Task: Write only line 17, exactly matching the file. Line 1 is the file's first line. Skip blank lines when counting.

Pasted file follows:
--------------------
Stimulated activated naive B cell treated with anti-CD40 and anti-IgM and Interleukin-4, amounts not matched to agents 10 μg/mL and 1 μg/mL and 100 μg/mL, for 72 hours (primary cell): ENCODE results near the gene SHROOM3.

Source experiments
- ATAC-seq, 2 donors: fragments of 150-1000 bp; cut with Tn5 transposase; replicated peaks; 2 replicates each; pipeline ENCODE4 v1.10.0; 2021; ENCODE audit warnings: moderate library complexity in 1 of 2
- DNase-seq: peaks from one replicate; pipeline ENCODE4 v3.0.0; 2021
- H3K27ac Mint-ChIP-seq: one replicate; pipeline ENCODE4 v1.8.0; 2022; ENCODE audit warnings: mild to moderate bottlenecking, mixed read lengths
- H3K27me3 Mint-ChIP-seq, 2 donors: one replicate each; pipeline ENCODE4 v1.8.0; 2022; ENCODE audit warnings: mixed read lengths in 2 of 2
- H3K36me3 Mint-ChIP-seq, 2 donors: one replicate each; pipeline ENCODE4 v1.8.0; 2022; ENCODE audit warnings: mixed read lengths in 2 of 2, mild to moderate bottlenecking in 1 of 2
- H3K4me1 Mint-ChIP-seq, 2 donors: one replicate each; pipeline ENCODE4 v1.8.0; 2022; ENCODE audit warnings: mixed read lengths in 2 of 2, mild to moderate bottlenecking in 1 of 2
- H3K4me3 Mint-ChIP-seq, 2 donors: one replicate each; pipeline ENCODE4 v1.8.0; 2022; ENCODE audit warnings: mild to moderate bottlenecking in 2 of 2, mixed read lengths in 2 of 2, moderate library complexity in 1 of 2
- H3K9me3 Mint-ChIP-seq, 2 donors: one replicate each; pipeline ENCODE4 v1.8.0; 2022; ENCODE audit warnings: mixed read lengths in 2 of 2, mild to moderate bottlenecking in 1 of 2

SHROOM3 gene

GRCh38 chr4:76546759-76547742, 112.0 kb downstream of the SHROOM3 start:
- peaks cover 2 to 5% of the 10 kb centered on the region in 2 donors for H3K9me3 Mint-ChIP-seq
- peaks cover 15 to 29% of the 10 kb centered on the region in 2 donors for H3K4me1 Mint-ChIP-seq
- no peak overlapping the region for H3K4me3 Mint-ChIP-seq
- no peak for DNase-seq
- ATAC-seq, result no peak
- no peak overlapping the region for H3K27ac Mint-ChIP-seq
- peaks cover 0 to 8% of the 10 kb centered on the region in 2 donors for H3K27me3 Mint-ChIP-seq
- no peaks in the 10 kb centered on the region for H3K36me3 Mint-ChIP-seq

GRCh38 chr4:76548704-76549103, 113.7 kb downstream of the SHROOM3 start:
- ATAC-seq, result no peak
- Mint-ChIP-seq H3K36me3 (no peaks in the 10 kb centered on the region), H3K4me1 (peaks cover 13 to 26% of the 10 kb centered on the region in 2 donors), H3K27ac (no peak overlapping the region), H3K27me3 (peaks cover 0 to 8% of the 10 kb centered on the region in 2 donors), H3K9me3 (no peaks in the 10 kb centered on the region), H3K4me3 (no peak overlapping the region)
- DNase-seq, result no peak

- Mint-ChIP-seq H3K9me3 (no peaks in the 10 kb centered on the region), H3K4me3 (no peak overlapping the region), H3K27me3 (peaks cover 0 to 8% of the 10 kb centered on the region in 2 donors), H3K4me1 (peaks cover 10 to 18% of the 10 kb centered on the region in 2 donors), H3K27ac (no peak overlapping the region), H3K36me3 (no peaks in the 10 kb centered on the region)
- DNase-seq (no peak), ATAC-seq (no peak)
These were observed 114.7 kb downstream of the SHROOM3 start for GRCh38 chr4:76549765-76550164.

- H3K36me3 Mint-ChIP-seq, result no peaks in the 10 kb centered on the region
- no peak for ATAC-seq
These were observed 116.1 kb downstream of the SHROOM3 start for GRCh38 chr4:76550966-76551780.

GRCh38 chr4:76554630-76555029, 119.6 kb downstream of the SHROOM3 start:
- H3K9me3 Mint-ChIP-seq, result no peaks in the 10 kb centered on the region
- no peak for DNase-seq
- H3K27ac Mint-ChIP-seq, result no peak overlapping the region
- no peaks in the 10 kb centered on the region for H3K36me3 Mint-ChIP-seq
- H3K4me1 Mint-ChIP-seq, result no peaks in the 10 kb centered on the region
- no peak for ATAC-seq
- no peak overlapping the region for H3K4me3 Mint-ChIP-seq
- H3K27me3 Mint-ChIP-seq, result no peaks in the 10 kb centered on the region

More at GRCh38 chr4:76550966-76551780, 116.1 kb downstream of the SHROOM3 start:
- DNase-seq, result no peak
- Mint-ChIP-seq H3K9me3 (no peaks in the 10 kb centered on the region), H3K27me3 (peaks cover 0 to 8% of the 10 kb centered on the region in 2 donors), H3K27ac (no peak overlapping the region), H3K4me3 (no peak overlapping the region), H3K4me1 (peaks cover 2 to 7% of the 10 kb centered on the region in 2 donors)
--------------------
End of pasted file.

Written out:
- ATAC-seq, result no peak